“If somebody doesn’t want to make a complaint or they’re fearful or they distrust the system to begin with, and it’s captured on video, are we ever going to know whatever happened if the RCMP don’t release it?” he asked.
The issue also extends to policies governing the use of the cameras and disciplinary actions if those policies aren’t adhered to.
“In Calgary they’ve had cameras for over a year on all officers and we can’t even get access to that policy publicly, we’d have to go through an FOI [freedom of information request],” said Laming.
“So if we don’t even know what the policy says publicly, how can we trust what’s going on?”
The KRPF policy regarding camera use is also not publicly available, though when asked via email, Mercier stated, “police officers wearing the body cameras must record every intervention involving violence, impaired driving and any other extraordinary circumstances. The goal, as the project progresses, is to eventually record every intervention.”
Mercier also noted that “Failing to respect the internal procedure on body cameras can result in disciplinary sanctions going from a warning to a dismissal.”
For both Laming and Malm, community involvement in the creation of body-worn camera policy is critical.
“It can’t be just the police department sitting down and saying this is going to be our body-worn camera policy because the policy deals with a lot of different things: How often is footage going to be reviewed? [H]ow are we going to release it to the public? How are we going to deal with instances of abuse when we see it on camera?” said Malm.
“If you don’t get the perspective and the voice of the community in those policies and if the policies aren’t being enforced, if the department isn’t accountable to those policies, then you’re going to see much less effect on trust and accountability and transparency.”
“Context is everything”
Despite both being police forces in Inuit Nunangat, what works for the KPRF in Nunavik may not work for the Nunavut RCMP, a national police force operating under a 20-year contract in the territory.
“Context is everything. We see such dramatically different [body camera] results in different departments,” said Malm.
“The Arctic is much different than the City of Montreal or the City of Vancouver and those two cities are different from one another as well, and that’s really, really important to keep in mind.”
Despite this, the policy for body-worn cameras for the RCMP will be used across the country.
“It’s something that we have to address on a national level,” said Jones.
With that said, Malm, who began her policing career in Canada before moving to the United States, does see the advantages of a national police force and a national body-worn camera policy.
The United States has 18,000 police departments that are all independent from one another, and there are no national guidelines for these police departments, says Malm.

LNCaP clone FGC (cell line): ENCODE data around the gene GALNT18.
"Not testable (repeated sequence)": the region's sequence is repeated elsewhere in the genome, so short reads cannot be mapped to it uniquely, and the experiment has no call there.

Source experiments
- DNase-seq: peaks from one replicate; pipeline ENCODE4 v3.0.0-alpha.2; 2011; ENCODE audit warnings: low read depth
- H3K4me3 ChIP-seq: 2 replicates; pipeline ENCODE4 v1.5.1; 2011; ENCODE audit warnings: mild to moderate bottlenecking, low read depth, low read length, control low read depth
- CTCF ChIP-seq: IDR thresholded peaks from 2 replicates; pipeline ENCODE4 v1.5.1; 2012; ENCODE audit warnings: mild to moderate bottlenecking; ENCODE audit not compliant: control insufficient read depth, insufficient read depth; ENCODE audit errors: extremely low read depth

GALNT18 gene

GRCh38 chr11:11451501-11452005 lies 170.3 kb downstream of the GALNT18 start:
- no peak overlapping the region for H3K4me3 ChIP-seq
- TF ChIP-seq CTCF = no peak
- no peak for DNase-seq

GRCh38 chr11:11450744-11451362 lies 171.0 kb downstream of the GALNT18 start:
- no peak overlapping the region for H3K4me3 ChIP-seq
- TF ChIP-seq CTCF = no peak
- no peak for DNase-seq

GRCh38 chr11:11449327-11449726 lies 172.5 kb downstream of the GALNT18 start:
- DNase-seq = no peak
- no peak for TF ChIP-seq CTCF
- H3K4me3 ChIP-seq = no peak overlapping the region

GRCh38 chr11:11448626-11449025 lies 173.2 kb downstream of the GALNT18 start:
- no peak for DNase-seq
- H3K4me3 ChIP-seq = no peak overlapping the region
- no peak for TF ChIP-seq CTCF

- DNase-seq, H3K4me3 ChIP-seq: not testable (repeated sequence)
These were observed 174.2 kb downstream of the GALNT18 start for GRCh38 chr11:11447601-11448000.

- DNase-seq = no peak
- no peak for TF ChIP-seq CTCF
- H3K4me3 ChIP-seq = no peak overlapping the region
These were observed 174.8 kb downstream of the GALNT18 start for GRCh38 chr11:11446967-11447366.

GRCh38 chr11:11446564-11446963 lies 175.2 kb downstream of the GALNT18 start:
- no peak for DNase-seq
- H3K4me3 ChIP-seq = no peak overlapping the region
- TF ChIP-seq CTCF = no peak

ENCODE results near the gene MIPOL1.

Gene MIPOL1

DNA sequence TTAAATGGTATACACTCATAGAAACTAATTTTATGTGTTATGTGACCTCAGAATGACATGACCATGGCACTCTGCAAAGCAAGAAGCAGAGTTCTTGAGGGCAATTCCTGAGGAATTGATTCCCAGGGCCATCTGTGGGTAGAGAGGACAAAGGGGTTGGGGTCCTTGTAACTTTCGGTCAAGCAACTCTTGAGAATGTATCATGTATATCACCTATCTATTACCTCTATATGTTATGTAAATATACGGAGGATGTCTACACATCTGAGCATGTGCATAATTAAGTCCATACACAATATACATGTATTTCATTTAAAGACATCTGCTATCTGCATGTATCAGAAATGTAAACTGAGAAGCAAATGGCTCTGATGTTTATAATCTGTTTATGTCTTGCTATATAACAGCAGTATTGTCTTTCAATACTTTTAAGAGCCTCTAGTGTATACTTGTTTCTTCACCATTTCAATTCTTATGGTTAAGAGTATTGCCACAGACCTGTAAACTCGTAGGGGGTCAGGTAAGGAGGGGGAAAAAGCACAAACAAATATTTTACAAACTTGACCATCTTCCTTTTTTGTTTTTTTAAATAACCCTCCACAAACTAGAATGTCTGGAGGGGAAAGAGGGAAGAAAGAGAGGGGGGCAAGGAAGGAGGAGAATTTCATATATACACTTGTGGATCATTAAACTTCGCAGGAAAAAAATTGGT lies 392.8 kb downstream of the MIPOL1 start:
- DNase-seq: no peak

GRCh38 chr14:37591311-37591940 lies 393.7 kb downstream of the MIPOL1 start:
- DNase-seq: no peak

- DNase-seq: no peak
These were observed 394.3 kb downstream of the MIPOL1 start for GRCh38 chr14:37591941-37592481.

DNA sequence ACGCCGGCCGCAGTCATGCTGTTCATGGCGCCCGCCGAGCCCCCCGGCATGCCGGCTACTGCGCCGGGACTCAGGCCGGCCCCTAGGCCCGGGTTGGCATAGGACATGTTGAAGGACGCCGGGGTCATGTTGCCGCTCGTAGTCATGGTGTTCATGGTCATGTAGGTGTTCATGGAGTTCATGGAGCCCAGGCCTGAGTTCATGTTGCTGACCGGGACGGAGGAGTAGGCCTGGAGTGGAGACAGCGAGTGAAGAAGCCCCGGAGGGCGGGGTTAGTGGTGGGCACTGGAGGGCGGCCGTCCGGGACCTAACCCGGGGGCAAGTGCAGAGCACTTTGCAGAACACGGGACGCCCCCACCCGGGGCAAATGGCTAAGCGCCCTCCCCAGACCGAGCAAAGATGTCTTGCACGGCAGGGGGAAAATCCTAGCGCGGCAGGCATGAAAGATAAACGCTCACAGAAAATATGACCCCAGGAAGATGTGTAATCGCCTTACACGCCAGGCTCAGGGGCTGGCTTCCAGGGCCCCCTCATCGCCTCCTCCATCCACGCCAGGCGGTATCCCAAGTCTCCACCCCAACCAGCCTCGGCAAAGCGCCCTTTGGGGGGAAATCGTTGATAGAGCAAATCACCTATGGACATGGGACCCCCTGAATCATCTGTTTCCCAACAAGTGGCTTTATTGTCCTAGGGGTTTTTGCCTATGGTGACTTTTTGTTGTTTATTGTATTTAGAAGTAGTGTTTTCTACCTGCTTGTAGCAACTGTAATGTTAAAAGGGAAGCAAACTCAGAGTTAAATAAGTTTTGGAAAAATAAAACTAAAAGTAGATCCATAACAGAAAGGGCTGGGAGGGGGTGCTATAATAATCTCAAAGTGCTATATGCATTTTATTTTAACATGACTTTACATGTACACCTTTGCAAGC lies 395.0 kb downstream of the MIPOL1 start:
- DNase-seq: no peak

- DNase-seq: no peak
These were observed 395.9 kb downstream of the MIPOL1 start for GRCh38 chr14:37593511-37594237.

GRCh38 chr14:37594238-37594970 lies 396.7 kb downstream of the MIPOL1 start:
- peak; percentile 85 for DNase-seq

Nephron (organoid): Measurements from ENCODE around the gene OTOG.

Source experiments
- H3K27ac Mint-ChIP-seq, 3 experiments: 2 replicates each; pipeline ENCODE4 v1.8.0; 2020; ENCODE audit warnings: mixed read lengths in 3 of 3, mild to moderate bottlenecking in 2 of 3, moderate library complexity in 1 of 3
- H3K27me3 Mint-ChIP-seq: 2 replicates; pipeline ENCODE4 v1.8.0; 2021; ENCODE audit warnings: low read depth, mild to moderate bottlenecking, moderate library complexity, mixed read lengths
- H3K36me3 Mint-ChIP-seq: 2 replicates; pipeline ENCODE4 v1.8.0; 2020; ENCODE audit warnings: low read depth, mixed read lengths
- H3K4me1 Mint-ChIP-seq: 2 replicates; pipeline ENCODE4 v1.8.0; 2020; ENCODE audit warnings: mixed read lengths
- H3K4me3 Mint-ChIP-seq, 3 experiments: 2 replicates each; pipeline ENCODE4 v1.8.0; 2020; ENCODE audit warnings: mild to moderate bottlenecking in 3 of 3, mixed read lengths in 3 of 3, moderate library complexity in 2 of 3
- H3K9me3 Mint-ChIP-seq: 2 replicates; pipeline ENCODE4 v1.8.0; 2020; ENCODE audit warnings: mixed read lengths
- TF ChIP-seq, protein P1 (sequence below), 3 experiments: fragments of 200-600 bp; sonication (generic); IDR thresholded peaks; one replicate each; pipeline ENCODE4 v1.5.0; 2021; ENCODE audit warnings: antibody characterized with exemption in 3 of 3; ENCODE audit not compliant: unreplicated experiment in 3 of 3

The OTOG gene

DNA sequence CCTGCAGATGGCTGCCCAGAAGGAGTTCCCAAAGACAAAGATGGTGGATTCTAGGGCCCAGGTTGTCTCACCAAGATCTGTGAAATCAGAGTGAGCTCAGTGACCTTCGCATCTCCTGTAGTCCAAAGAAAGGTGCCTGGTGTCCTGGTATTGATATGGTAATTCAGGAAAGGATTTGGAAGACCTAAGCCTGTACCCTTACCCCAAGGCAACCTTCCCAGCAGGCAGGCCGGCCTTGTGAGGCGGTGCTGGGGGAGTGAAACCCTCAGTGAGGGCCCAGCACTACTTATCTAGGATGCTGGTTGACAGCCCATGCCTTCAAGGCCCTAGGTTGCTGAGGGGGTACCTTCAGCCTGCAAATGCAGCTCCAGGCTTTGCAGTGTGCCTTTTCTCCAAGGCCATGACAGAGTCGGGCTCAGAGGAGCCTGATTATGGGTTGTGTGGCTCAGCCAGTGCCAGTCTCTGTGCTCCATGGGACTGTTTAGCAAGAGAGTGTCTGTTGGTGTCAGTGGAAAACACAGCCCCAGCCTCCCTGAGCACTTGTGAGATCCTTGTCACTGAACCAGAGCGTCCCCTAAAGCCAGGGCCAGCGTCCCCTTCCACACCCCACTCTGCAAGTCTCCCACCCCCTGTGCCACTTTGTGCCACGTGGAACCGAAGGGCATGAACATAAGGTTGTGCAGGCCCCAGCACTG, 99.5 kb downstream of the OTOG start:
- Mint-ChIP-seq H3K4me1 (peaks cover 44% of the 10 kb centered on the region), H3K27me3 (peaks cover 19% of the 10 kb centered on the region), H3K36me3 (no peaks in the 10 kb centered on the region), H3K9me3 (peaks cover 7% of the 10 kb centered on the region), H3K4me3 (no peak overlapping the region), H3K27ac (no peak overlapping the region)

“I think the RCMP could be a nice uniting force with the understanding that every jurisdiction is going to have its own challenges and should be able to refine that national policy to suit their needs and their problems,” she said.
For Laming, the issue isn’t so much with a national RCMP policy on body-worn cameras, it’s with the inconsistencies within and surrounding the RCMP.
“You have specific communities in Nunavut that are wildly different from a municipality in B.C., where the RCMP [also] deliver policing but they’re run under the territorial and provincial governments so they have to abide by the policies in those jurisdictions. But at the same time, the RCMP has its own legislation and policies, so it could conflict in a lot of ways.”
This is most apparent in police oversight, says Laming.
“If the RCMP shoots and kills somebody in B.C. you have the IIO [Independent Investigations Office of British Columbia] who investigates. If an RCMP officer shoots and kills somebody in Nunavut, another police service investigates,” he said.
“So you have these inequities and that, from my experience and from talking to a lot of residents, doesn’t build trust, if you don’t even have a consistent way of dealing with police abuse or serious major incidents.”
For Laming, this is something that needs to come before the cameras.
“If you implement body cameras without a proper civilian oversight agency, it’s counterproductive because it’s still the police investigating the police when it comes to reviewing the footage,” he said.
Laming also believes that any proper oversight agency needs to consist of members of the community, leaders and Indigenous leaders that investigate all use of force cases from the video evidence, not just those that resulted in injuries or deaths.
“That way we have that independence that can come in and say, ‘Yeah, they were justified or they’re weren’t justified, here’s why and here’s what we would recommend for disciplinary mechanisms,’” said Laming.
“That’s the only way we can really, truly, at least improve accountability.”